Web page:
In real terms, a UK ‘police clearance’ document doesn’t actually exist; and in any event, any ‘spent’ convictions (i.e. a person’s criminal convictions that were imposed by a court more than a certain time ago) are not recorded on it anyway! But there is a document you can obtain to prove to others that you have NO ‘unspent’ criminal convictions; it is called a 'Basic Disclosure' certificate. Before applying, please check the following information below:
In the UK, the general rule of thumb on spent criminal convictions varies according to the offence. For people aged 18 or over when convicted:
Most convictions become spent after five years
Prison sentences up to six months become spent after seven years
Prison sentences up to two and a half years become spent after ten years
Sentences over 2.5 years are never spent.
The Basic Disclosure Certificate contains details of any convictions considered 'unspent' under the Rehabilitation of Offenders Act of 1974, and a record of those convictions is held on the UK’s Police National Computer (PNC).
The Basic Disclosure is applied for by, and issued only to, the applicant concerned. It is then the certificate holder’s choice whether they show the disclosure to an employer or anyone else. A Basic Disclosure is not job-specific and may be used more than once.
As most convictions become spent after five years, it’s probably a good idea to obtain a certificate every five years so that it is effectively ‘current’.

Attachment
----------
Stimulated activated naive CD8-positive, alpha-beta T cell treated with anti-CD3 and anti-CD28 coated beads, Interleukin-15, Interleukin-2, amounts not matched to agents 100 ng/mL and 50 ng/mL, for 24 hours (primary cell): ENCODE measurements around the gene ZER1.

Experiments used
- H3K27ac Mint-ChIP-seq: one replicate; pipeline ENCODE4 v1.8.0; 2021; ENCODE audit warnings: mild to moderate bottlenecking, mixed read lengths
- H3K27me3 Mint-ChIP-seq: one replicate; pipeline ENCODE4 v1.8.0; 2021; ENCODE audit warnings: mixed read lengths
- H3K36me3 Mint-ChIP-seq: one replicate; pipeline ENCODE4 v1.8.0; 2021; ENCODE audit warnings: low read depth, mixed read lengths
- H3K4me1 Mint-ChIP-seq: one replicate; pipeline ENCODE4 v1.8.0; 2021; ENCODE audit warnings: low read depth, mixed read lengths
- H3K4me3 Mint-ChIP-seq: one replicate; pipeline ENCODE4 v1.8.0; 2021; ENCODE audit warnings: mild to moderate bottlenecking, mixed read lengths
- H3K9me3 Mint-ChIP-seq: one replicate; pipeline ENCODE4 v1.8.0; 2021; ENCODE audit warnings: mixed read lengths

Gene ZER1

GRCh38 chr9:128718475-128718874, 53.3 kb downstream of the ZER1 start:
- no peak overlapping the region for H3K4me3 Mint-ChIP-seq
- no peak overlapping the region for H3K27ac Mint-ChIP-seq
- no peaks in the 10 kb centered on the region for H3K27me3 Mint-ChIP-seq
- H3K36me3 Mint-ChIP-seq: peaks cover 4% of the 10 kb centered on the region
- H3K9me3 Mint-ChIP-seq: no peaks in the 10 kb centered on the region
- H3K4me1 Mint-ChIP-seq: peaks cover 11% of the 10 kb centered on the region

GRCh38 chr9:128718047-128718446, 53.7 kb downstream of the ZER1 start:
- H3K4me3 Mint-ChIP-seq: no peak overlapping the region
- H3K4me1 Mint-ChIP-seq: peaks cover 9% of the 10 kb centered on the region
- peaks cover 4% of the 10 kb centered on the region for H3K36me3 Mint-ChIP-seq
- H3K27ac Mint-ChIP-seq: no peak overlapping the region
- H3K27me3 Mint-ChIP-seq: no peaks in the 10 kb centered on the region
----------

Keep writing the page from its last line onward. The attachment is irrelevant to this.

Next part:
There are two further, more detailed levels of disclosure, but these can only be obtained by an employer or other body that is legally entitled to ask for the disclosure.
There are three levels of Disclosure: Basic, Standard and Enhanced.
Standard Disclosures are primarily for posts that involve working with children or vulnerable adults; they may also be issued for people entering certain professions, such as members of the legal and accountancy professions.
The Standard Disclosure contains details of all convictions held on the PNC including current and 'spent' convictions as well as details of any cautions, reprimands or final warnings. The Standard Disclosure also includes information held by the UK Department of Health of those people considered unsuitable to work with vulnerable adults.
Enhanced Disclosures are for posts involving a far greater degree of contact with children or vulnerable adults.
In general the type of work will involve regularly caring for, supervising, training or being in sole charge of such people, for example teachers, scout or guide leaders. Enhanced Disclosures are also issued for certain statutory purposes such as gaming and lottery licences.
An Enhanced Disclosure also includes a check on local police records. Where local police records contain additional information that might be relevant to the post the applicant is being considered for.
The only way obtain a Basic Disclosure certificate for oneself in the UK is by applying to this organisation: ‘Disclosure Scotland’.
It’s really not a very appropriately named organisation, because it’s nomenclature gives the impression that it only issues basic Disclosure Certificates to individuals in Scotland! Fortunately that isn’t the case, so if you are a UK resident and you would like a Basic Disclosure certificate, visit their website by clicking the logo here.
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